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    ABSTRACT: Chlamydiae contain a rough-type lipopolysaccharide (LPS) of 3-deoxy-alpha-d-manno-oct-2-ulopyranosonic acid residues (Kdo). Two Kdo trisaccharides, 2.8/2.4- and 2.4/2.4-linked, and a branched 2.4[2.8]2.4-linked Kdo tetrasaccharide occur in Chlamydiaceae. While the 2.8/2.4-linked trisaccharide contains a family-specific epitope, the branched Kdo oligosaccharide occurs only in Chlamydophila psittaci and antibodies against it will be useful in human and veterinarian diagnostics. To overcome the generation of cross-reactive antibodies that bind with high affinity to a dominant epitope formed by 2.4/2.4-linked Kdo, we immunized mice with a synthetic 2.4[2.8]-linked branched Kdo trisaccharide and used phage display of scFv to isolate recombinant antibody fragments (NH2240-31 and SAG506-01) that recognize the branched Kdo oligosaccharide with a K(D) of less than 10 nM. Importantly, although these antibodies used germline genes coding for an inherited Kdo recognition site, they were able clearly to distinguish between 2.4[2.8]2.4- and 2.4/2.4-linked Kdo. Sequence determination, binding data, and X-ray structural analysis revealed the basis for the improved discrimination between similar Kdo ligands and indicated that the alteration of a stacking interaction from a phenylalanine residue in the center of the combining site to a tyrosine residue facing away from the center favors recognition of branched 2.4[2.8]2.4-linked Kdo residues. Immunofluorescence tests of infected cell monolayers using this antibody show specific staining of C. psittaci elementary bodies that allow it to be distinguished from other pathogenic chlamydiae.
    Glycobiology 12/2009; 20(4):461-72. · 3.54 Impact Factor
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    ABSTRACT: The lipopolysaccharide (LPS) of Pseudomonas aeruginosa has been identified to contain an inner-core structure expressing a Pseudomonas-specific epitope. This target structure is characterized by a highly phosphorylated and 7-O-carbamoyl-l-glycero-alpha-d-manno-heptopyranose (CmHep) and was found to be present in all human-pathogenic Pseudomonas species of the Palleroni (RNA)-classification I scheme. We raised and selected the monoclonal antibody S60-4-14 (mAb S60-4-14, subtype IgG1) from mice immunized with heat-killed Pseudomonas bacteria. The epitope of this mAb was found to reside in the inner-core structure of P. aeruginosa and, hence, successfully evaluated for the immunohistochemical detection of P. aeruginosa in formalin- or HOPE-fixed (Hepes-glutamic acid buffer-mediated organic solvent protection effect) and paraffin-embedded human lung tissue slices. Lung specimens, mainly from explanted lungs of cystic fibrosis (CF) patients, as well as P. aeruginosa isolates from patients suffering from CF and patients with extrapulmonar Pseudomonas infections were investigated by PCR, immunohistochemistry, and Western blot analysis with mAb S60-4-14. The results revealed an unequivocal coincidence of PCR and immunohistochemistry. Together with the Western blot results mAb S60-4-14 displays a potential diagnostic tool for the specific identification of P. aeruginosa in infected lungs of CF.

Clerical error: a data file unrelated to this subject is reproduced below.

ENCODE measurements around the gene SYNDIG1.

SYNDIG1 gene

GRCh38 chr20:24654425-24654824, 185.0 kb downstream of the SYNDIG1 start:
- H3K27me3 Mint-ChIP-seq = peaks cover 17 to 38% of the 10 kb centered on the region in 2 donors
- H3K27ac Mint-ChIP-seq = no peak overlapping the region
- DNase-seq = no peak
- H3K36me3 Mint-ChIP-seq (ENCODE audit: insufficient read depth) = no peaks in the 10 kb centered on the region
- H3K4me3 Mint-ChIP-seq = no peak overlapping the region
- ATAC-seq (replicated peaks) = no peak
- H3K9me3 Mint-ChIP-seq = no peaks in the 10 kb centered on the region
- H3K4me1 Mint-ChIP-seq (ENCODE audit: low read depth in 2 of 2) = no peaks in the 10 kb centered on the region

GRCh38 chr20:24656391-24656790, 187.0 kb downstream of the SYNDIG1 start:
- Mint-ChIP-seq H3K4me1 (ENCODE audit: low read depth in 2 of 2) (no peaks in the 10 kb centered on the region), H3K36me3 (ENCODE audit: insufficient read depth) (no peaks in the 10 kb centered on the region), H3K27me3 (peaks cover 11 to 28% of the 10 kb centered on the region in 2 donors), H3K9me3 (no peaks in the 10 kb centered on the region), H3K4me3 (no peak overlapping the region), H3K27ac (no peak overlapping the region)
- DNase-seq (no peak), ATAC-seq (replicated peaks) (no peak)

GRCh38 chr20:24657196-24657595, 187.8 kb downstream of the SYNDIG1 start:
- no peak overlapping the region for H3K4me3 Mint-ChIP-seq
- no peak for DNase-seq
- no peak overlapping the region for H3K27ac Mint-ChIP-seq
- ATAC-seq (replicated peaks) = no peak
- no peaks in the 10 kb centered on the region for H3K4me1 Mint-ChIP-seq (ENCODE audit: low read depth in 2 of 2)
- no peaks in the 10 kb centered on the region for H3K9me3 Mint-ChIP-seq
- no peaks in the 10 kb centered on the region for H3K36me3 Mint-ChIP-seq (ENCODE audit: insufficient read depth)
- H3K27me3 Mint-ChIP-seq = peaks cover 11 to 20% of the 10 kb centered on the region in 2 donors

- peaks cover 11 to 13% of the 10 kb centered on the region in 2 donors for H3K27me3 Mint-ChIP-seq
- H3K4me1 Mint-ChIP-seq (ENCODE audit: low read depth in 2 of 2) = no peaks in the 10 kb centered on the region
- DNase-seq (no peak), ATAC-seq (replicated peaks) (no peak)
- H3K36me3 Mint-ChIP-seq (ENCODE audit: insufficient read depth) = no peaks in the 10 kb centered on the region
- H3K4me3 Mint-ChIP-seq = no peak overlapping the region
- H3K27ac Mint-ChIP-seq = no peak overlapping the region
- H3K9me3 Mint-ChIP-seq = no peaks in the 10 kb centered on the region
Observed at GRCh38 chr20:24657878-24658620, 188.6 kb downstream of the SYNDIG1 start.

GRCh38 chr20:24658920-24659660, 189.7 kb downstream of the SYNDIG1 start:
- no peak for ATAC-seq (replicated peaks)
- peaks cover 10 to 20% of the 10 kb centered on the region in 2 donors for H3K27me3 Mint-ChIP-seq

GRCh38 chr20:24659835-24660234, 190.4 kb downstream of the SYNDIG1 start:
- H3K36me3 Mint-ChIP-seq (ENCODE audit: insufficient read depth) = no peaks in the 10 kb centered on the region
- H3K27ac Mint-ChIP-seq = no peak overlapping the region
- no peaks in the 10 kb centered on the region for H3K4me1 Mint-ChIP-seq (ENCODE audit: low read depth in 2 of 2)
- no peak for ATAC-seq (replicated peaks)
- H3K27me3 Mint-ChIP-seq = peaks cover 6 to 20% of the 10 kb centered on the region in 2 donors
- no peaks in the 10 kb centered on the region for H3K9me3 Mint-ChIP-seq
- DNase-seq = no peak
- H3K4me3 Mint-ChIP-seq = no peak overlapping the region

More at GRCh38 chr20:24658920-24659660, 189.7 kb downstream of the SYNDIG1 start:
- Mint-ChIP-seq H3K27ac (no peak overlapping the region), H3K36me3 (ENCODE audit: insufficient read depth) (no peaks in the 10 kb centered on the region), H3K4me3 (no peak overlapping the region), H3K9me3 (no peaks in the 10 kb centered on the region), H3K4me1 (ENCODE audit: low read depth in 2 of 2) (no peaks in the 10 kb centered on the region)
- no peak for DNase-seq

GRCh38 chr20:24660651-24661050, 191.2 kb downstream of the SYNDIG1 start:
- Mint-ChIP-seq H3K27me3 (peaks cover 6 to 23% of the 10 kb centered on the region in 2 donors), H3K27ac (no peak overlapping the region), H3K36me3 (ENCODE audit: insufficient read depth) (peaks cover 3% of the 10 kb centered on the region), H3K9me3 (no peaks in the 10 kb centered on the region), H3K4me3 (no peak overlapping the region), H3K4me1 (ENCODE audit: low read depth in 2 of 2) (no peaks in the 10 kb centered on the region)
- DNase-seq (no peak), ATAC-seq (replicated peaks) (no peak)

European journal of cell biology 12/2009; 89(1):25-33. · 3.31 Impact Factor
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    ABSTRACT: The structures of antigen-binding fragments from two related monoclonal antibodies have been determined to high resolution in the presence of several carbohydrate antigens raised against chlamydial lipopolysaccharide. With the exception of CDR H3, antibodies S54-10 and S73-2 are both derived from the same set of germline gene segments as the previously reported structures S25-2 and S45-18. Despite this similarity, the antibodies differ in specificity and the mechanism by which they recognize their cognate antigen. S54-10 uses an unrelated CDR H3 to recognize its antigen in a fashion analogous to S45-18; however, S73-2 recognizes the same antigen as S45-18 and S54-10 in a wholly unrelated manner. Together, these antibody-antigen structures provide snapshots into how the immune system uses the same set of inherited germline gene segments to generate multiple possible specificities that allow for differential recognition of epitopes and how unrelated CDR H3 sequences can result in convergent binding of clinically relevant bacterial antigens.
    Biochemistry 12/2009; 49(3):570-81. · 3.38 Impact Factor